2.3. Summarizing, claims 1 and 7 are not open to objections under the requirements of Article 123 EPC.
In the statement of opposition only inventive step was objected under Article 100(a) EPC. In agreement with the appellant who objected against discussing the requirements of Article 100(a) EPC the board did not allow the discussion of novelty with respect to (E1), see decision of the Enlarged Board of Appeal G 0007/95, OJ 1996, 626, in particular remark 4.3 and 4.6 as well as the Order, paragraph 2.
4. Prior art to be considered:
The board did not allow document (E5) to (E7) into the proceedings, Article 114(2) EPC, since it came to the conclusion that they relate to general knowledge in the field of chemical engineering, see (E5) and (E7), or relate to a non-published document, see (E6). The respondent's argument that the Japanese document corresponding to (E6) was prepublished might be correct; however, the board and the appellant being confronted with (E6) only in the oral proceedings could not verify whether or not the Japanese document was identical with (E6). Moreover, (E6) appeared to relate to a mobile snow making apparatus not being claimed in the discussed patent.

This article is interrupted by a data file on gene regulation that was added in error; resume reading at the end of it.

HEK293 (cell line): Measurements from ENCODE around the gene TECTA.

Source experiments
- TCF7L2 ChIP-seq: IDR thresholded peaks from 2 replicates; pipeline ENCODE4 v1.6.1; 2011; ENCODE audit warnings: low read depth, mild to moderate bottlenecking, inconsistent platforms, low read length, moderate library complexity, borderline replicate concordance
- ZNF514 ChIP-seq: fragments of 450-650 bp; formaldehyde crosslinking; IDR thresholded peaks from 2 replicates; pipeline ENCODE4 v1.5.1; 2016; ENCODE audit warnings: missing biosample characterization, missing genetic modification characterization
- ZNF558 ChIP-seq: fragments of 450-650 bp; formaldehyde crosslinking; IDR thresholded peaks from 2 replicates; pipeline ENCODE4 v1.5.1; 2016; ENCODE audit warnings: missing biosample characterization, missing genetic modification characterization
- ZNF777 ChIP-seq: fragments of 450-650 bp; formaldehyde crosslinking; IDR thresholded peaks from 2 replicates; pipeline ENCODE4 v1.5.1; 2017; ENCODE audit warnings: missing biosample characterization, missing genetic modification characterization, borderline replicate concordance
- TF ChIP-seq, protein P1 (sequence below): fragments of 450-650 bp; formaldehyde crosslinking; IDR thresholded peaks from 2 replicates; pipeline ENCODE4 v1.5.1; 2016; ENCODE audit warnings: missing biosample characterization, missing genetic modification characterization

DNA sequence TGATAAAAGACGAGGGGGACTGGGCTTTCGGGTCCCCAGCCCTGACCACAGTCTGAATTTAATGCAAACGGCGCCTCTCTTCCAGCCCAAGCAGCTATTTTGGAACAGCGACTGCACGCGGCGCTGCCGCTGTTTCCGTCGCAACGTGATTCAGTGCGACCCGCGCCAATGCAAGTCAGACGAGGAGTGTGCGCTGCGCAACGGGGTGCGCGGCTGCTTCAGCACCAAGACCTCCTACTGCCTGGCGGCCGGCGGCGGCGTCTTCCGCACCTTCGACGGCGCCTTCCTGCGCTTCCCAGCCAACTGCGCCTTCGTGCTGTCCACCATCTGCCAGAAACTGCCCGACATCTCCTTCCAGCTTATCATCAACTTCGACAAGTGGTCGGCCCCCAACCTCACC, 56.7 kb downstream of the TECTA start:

5. Inventive step
5.1. The nearest prior art is (E1) which discloses a confined envelope, namely tunnels "12, 13, 14", being based on air conditioning units "31" mounted upon ceiling "which will provide a substantially uniform snow maintaining temperature" (emphasis added), see column 3, lines 6 to 10 and lines 18 to 21 of (E1). During snow making large amounts of latent heat on snow formation are released so that the temperature rises and the humidity of the air quickly reaches 100% humidity.
A microclimate being formed of moist and warming air can lead to the formation of ice instead of snow.